during this hearing. So how is it possible they can look at this and say, oh, these are all never-Trumpers?
JENNINGS: Well, they wouldn't think that about his children, certainly.
But I think one thing we have learned about Trump's sort of orbit over the last few years is that, when someone becomes disposable, that's how Trump views them. And then, therefore, that's how his supporters view them.
I mean, Bill Barr was an amazing attorney general. He did a lot of things for Donald Trump. He -- I mean, this was a guy who came in at a time when Trump needed somebody like that and did a terrific job. And now they have discarded him as well.
My point was simply that when Nancy Pelosi chose to put those people on this committee, they ran the risk of politicizing it and sucking the credibility out of it for that particular audience that you're asking me about.
But I think it's, candidly, been quite effective for the committee to put Republicans up there to show that there were a lot of people around Donald Trump who were trying to tell him the truth. So I think that was the most effective thing they could have done, although there's certainly a segment of people they're never going to reach with that message.
BLACKWELL: Yes. Adam Schiff not on the committee, but we certainly have heard from him in relation to it.
BLACKWELL: Olivia, let me come back to you.
We heard from Greg Jacob, e heard from Marc Short about what they witnessed, the pressure that came on to Vice President Pence. But Mike Pence could speak for himself. First, do you think he should? Second, do you think he will?
TROYE: OK, I have been calling for Mike Pence to come forward and at least address a lot of these stolen election narratives that continue to be pushed.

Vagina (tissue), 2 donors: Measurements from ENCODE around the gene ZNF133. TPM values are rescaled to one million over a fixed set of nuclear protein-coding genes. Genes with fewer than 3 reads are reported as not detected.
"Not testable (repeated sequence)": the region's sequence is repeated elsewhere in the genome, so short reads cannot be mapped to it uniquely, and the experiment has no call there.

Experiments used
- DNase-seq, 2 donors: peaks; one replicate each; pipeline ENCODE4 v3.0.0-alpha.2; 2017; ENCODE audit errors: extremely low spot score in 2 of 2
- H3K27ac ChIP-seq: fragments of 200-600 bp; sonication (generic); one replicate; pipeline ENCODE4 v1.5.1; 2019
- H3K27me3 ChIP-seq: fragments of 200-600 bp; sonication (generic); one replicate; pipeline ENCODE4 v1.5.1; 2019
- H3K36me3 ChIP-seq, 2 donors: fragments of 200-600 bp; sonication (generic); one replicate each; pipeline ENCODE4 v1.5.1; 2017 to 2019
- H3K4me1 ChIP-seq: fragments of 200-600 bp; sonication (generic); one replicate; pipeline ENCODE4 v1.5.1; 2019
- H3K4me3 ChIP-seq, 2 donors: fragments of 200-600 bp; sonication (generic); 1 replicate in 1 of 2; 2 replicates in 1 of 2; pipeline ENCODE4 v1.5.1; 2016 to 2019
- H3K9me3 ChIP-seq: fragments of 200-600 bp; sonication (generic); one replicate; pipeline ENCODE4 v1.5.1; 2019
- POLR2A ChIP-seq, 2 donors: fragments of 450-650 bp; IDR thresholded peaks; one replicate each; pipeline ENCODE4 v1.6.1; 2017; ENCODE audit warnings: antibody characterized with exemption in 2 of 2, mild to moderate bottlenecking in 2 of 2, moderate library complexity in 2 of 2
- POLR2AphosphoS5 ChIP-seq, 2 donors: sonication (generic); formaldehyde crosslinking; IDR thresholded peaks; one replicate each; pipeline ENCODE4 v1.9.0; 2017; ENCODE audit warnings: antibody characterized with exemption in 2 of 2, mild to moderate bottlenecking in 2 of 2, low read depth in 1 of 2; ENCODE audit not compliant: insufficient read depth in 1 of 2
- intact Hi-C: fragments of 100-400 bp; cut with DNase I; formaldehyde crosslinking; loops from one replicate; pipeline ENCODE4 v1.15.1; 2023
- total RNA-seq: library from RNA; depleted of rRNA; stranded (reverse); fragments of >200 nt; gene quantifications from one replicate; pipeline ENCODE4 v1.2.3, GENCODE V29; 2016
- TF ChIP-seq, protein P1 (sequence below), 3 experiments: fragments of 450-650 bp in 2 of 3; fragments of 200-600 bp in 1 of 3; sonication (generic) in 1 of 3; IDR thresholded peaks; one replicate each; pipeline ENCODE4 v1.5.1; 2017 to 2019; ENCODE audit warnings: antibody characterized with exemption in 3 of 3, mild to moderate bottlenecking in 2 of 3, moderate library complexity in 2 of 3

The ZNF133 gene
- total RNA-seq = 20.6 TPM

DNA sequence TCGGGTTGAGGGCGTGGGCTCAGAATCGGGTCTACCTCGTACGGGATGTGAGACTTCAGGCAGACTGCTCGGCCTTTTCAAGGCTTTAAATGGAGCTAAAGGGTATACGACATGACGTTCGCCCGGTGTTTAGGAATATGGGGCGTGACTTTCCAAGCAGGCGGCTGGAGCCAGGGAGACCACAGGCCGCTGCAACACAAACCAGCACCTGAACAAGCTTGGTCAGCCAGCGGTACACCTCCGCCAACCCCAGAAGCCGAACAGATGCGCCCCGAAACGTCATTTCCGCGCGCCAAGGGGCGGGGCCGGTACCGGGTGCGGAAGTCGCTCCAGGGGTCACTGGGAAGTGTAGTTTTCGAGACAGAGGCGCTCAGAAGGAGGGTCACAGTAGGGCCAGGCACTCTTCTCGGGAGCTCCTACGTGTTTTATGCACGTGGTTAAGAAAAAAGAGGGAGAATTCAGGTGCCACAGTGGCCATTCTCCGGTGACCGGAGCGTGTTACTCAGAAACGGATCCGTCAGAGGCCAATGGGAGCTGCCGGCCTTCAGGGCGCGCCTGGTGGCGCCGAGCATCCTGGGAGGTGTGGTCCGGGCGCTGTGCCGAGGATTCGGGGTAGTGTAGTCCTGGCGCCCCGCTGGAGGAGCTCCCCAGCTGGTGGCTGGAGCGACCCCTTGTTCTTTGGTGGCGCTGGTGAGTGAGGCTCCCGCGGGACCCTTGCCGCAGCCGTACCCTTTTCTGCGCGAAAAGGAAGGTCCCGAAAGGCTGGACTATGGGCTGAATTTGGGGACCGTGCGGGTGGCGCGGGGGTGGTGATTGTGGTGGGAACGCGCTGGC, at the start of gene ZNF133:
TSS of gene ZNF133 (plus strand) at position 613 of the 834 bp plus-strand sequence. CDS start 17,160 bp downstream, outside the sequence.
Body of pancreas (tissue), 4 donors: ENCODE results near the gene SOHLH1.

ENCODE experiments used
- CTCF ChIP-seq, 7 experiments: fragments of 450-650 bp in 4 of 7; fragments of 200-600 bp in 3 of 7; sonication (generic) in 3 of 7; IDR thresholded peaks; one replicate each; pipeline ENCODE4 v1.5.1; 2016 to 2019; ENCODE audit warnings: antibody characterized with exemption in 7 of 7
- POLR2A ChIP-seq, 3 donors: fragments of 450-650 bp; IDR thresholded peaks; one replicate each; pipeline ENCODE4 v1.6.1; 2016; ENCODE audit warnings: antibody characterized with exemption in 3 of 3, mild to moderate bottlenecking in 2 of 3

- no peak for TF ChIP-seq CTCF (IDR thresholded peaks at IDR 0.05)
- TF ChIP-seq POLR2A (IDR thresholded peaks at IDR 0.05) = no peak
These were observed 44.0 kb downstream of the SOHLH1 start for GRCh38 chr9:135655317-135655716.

Like, they're still being pushed by candidates that are running for elected office today, which are extremely dangerous for our democracy, for undermining our electoral system. So I have wanted him to come forward and tell the truth from his own words, because I think that would be more powerful to hear from him.
Do I think he will? I don't think he will. I think that what they're doing is -- I think Greg Jacob and Marc Short are as close as we're going to get to Mike Pence. But honestly, I don't know that we would hear anything new from him if he did come forward and testify in a committee hearing, because it'll be the same information that we're getting now.
BLACKWELL: Scott, what do you make of this disagreement, this resistance from the committee, the repeated requests from the DOJ to get those transcripts?
We know that one of the audiences for the hearings is the attorney general, that they, at least some of them have said they want or believe that there are crimes that have been committed. What do you make of what we're seeing?
JENNINGS: Well, I mean, obviously, there are people who -- and we have heard some from our own legal analysts who think Trump has committed crimes, or at least people around him have.
And so, on the one hand, you have this belief that the committee has a responsibility to turn over any of that information, if that's what they believe. On the other hand, it would be a monumental political decision for the current administration to prosecute the president from the previous administration.
I mean, it'd be monumental to prosecute some of his top advisers. And so I do think that there are legal requirements here, but there are countervailing political questions about what it would mean for the country, what it would do to the country, and what it would look like if you decided to prosecute a president of the other party from the previous administration.
I mean, you go back to the Nixon situation, I mean, there was a reason that Gerald Ford pardoned Richard Nixon and decided not to go forward with any prosecutions of him. So I -- what I make of it is, there's no easy answer here, because I think the implications legally and politically are both profound, and it's not clear -- it's not clear what the right answer is, candidly.
BLACKWELL: All right, Scott Jennings, Olivia Troye, thank you.
Well, listen, the cost to fill up your tank is high, above $5 a gallon. So are mortgage rates. So is the cost of food and so many things. In fact, they just had the largest one-week jump in 35 years, speaking about mortgage rates specifically. What this means for you.
And despite the economic turmoil, President Biden says a recession is not inevitable. We will talk more about his remarks next.
BLACKWELL: President Biden today addressed the impact of rising inflation one day after saying recession is not inevitable.